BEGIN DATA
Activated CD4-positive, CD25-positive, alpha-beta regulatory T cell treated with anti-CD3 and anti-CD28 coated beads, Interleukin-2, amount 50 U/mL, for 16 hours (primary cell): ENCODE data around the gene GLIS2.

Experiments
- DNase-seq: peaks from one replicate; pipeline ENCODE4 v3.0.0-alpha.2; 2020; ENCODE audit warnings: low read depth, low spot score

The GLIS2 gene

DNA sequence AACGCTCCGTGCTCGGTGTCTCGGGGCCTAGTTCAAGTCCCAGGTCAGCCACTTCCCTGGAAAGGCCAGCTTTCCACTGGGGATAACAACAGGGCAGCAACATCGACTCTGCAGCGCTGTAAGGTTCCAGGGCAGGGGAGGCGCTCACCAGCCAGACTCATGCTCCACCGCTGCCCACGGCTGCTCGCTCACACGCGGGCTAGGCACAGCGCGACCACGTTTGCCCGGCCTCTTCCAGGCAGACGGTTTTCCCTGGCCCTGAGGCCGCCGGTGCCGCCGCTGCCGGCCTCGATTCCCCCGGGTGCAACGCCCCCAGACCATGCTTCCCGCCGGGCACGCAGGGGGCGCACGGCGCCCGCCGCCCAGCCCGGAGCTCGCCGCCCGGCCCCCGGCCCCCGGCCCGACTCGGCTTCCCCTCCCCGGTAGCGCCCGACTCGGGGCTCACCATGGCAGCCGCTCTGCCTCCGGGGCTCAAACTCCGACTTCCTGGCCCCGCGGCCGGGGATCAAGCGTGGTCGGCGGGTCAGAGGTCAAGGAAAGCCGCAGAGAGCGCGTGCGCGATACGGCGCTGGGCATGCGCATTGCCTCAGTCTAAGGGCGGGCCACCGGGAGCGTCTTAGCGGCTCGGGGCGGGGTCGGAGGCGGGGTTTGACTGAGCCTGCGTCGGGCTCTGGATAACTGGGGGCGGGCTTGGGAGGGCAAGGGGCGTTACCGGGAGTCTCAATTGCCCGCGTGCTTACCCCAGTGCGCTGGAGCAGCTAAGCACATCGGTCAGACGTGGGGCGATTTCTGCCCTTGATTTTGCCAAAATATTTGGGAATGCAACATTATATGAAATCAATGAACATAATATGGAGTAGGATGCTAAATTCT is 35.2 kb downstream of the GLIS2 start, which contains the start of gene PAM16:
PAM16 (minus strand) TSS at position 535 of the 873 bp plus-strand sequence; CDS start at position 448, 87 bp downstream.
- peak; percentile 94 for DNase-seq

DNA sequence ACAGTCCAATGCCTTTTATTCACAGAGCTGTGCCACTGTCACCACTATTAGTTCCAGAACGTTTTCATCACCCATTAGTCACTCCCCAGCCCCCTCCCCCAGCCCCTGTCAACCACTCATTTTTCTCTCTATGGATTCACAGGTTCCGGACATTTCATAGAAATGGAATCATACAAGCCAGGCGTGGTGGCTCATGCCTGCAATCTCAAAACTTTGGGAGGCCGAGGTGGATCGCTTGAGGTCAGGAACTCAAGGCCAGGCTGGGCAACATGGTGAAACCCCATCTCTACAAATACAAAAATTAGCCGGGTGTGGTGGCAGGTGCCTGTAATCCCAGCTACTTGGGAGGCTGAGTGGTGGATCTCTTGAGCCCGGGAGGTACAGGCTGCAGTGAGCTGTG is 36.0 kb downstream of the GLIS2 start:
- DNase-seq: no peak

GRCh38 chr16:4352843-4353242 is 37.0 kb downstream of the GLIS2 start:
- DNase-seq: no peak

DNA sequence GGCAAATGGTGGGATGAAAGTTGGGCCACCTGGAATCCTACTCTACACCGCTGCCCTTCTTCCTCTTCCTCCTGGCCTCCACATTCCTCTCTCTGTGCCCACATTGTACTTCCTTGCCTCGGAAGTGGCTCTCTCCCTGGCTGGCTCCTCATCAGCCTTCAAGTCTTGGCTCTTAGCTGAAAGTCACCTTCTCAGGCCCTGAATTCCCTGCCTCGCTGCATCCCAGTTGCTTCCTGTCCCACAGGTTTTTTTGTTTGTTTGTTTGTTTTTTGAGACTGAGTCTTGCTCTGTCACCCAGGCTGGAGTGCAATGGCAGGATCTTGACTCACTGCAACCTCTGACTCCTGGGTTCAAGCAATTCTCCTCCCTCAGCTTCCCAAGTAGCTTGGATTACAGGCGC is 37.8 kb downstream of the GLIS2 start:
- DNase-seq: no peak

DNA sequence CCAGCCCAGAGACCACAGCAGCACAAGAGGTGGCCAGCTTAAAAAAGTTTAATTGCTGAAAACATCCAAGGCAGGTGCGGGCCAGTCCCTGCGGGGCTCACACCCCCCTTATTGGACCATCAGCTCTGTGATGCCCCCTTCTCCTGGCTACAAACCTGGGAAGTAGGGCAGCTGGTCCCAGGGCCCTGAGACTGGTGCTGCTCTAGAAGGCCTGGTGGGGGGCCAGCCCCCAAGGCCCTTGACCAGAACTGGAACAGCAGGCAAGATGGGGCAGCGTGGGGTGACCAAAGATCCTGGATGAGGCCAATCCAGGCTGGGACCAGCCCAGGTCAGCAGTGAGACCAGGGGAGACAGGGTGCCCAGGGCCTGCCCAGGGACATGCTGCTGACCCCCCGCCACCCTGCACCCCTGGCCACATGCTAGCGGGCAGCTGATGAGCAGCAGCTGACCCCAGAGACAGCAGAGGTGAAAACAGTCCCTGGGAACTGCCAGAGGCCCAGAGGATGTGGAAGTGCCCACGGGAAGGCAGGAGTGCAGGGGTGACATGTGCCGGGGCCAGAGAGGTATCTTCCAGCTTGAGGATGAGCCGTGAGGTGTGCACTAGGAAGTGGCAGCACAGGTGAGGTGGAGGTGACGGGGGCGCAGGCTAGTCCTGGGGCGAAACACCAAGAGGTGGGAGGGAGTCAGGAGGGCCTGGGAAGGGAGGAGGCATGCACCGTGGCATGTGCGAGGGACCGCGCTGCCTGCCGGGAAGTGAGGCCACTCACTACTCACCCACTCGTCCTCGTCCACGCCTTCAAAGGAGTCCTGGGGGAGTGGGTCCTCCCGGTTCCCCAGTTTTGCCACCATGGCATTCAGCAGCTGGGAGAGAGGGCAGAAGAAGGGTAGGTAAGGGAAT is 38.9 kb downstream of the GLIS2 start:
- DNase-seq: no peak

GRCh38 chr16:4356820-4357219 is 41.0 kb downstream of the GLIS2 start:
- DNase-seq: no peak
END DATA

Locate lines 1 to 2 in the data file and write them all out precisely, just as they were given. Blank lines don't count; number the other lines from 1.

Activated CD4-positive, CD25-positive, alpha-beta regulatory T cell treated with anti-CD3 and anti-CD28 coated beads, Interleukin-2, amount 50 U/mL, for 16 hours (primary cell): ENCODE data around the gene GLIS2.

Experiments